From top left, clockwise: YSL scarf, "Hermes Boxes" painting by Libby Black, Céline Cabo tote, Chuck Taylors, Scott Schuman for The Sartorialist, Tommy Ton for Jak and Jil, Kenzo, Le Labo

I don't celebrate Christmas, and gifting during this holidays is not really one of my traditions, but when I was in Bangkok last week, I saw some cute, inexpensive stocking fillers that I thought would cheer my friends up, so I got them.

That, plus all the holiday gift guides that keep popping up at this time of the year, got me thinking about what I would give if I were seriously giving out presents this year (or actually, any present). There's supporting a charity or cause, although I wouldn't push this on anyone; it's more something I would ask for myself.

But this is a style blog, so in keeping with the theme, I think I'd ideally give out those sartorial elements that turn your look around. I'm not talking about the amazing indulgent special items (which are really great gifts too), but I think it's fun to think about the simple transformative things that pull your wardrobe together, and something you can wear often.

Buying clothes is tricky because taste is so subjective, but I think for the people you know well and love, it's worth the extra effort.

1) Classic Converse
This would seem like a good gift for only certain people, but it's a fact that everyone - man, woman, boy, girl - can do with a pair of Chucks. It's transformative; it's the perfect sneaker for non-sneaker wearers - it's a universally-flattering object that lets everyone channel their playful, scruffy selves even when they're not. It's also practical for the occasions where you need to gently rough it out, and there's a colour for everyone. Even Missoni ones for The-One-Who-Has-Everything. My older sister, an unlikely sneaker candidate, is a convert. It's also an iconic item, and utterly timeless, a really good piece of design.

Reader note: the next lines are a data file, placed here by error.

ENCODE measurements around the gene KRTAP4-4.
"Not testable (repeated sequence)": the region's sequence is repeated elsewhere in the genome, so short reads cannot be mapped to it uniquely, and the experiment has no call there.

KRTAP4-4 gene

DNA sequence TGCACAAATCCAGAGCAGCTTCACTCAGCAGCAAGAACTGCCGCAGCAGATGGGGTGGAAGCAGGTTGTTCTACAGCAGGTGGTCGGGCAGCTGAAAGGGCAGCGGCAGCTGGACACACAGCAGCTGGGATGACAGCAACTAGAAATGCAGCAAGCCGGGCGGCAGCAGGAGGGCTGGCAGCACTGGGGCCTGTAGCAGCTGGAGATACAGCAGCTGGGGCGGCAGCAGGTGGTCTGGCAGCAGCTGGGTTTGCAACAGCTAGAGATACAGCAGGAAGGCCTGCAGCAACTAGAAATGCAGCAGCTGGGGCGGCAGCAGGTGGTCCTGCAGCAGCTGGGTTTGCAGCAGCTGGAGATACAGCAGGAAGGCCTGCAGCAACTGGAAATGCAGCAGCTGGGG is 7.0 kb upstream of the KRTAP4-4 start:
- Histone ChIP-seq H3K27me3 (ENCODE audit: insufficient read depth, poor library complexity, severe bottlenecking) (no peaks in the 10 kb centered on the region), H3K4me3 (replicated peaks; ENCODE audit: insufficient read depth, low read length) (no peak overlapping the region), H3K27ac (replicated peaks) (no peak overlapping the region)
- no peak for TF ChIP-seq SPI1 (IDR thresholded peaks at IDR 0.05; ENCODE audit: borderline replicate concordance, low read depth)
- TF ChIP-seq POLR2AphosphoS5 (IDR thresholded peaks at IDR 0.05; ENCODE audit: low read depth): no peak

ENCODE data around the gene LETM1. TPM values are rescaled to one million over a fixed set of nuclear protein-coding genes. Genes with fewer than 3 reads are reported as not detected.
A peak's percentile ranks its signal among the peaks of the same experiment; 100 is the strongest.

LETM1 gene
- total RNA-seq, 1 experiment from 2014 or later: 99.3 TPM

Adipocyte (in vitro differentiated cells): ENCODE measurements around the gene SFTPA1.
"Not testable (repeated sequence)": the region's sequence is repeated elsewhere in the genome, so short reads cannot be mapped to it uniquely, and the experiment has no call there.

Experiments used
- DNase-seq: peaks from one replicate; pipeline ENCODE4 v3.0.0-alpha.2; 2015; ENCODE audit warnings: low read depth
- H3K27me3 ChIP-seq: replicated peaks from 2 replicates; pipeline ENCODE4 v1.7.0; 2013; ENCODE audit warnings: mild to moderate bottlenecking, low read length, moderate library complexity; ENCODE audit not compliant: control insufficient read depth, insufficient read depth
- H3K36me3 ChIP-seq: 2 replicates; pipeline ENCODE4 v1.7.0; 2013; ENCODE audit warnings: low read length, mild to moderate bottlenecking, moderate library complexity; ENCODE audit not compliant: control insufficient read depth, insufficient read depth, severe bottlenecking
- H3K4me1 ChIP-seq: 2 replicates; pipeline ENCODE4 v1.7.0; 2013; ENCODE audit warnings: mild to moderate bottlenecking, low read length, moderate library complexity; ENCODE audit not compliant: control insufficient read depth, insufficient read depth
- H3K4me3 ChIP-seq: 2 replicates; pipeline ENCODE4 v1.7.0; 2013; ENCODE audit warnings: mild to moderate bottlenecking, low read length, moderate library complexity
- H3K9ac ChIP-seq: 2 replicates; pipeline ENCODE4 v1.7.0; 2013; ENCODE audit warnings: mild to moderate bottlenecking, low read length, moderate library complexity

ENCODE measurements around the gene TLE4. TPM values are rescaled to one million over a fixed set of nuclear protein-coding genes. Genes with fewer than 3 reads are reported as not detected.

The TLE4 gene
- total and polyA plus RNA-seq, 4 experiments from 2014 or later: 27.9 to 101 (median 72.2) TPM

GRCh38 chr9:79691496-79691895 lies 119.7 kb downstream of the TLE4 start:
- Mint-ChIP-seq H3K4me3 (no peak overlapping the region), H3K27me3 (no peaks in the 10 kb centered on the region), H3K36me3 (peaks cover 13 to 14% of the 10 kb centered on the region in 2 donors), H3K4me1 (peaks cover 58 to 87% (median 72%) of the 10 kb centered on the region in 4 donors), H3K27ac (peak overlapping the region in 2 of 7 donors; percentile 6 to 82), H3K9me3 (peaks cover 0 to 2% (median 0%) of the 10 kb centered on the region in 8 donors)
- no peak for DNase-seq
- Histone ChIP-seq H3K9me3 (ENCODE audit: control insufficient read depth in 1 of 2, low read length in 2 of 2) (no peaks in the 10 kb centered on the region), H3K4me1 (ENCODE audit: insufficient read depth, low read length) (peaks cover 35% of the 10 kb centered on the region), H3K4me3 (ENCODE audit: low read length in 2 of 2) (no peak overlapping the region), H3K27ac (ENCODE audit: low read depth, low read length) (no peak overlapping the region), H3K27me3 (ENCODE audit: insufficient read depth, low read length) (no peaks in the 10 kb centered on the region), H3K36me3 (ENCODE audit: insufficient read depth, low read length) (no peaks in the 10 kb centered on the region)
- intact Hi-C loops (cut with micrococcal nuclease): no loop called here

2) A really good day bag
Not a very imaginative suggestion, I suppose. But I believe in the transformative power of a really luxurious bag, especially if it's one that can be used every day. The details of a well-made bag (just enough pockets, quality linings, hardware and finishes, excellent materials and workmanship) in the right style can set the tone for a look. And once you use a really awesome handbag, you'll never waste hard-earned money on an inferior item again. In fact, you may never need to shop for a day bag again. I used to dream about having a whole library of bags, but after I bought a couple of my dream day bags I realised I was very content using them.

Every other bag that comes after the first good bag is a luxury - the first good bag is an essential that changes the game.

3) A luxurious scarf (that also works a wrap)
Scarves add instant elegance and grace - the way they drape over your shoulders and frame your face. In a cold place, they're a necessity. In a warm country like mine, they're awesome for the freezing air-conditioning and a more lightweight option to tote around than a jacket or cardigan. They're perfect travel companions, and add instant flair. Get a versatile neutral one in the softest warmest fabric you can find, or make it something dramatic like a leopard print, or something in a unique fabric or print. If you or the recipient isn't against fur, a little fur scarf is wonderful too. Anything in between is too half-assed to be a fabulous gift.

4) Anything from Hermes